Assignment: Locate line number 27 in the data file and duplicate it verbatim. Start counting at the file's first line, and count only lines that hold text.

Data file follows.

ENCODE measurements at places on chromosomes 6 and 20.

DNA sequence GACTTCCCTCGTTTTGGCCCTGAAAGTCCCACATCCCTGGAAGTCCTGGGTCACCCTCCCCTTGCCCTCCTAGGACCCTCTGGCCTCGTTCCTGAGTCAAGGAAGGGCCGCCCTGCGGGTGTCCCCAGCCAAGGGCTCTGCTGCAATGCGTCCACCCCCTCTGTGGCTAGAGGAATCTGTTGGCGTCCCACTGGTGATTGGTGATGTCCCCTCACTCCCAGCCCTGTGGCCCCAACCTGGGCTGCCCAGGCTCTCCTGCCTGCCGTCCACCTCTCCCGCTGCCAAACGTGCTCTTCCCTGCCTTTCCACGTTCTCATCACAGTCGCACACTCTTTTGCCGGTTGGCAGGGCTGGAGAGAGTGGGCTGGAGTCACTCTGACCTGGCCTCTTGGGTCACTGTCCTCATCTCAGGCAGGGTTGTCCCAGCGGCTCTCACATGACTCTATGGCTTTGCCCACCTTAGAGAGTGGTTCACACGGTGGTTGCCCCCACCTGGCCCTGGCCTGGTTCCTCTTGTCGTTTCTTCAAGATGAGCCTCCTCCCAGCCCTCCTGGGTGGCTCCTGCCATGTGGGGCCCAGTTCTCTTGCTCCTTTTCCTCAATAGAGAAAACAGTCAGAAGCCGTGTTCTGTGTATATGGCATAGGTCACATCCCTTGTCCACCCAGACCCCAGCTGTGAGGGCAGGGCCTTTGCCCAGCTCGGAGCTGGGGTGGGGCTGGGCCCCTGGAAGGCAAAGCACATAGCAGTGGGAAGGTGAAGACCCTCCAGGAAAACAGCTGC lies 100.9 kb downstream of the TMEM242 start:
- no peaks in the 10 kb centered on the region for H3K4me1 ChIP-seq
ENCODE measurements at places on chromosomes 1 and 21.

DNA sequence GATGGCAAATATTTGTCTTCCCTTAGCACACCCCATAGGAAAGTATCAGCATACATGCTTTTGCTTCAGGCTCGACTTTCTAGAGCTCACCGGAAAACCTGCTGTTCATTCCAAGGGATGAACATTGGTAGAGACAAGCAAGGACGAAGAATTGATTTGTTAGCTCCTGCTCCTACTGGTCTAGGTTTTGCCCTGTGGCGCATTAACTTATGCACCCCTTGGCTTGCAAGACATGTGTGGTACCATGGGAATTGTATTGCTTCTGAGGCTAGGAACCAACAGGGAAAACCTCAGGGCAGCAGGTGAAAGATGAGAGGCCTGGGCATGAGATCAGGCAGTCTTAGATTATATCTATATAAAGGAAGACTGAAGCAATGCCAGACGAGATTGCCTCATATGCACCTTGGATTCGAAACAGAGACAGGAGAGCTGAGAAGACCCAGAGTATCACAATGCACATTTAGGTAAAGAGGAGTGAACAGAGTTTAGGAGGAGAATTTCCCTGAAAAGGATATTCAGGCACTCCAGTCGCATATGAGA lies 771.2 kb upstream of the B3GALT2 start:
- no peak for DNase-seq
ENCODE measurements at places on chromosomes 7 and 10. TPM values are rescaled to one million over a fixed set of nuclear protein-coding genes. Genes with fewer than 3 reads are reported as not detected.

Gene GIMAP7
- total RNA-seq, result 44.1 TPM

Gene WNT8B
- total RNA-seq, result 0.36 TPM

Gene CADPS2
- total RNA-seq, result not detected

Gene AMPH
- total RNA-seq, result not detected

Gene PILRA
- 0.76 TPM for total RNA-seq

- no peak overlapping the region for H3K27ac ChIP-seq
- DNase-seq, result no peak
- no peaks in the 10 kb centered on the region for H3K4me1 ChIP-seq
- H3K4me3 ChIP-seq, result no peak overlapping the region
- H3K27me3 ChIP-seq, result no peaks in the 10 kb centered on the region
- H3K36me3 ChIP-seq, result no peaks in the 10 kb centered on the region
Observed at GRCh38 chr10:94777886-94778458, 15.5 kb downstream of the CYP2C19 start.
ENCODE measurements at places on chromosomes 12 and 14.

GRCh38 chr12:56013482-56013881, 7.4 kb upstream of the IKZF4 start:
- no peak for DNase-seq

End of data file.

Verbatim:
- no peak for DNase-seq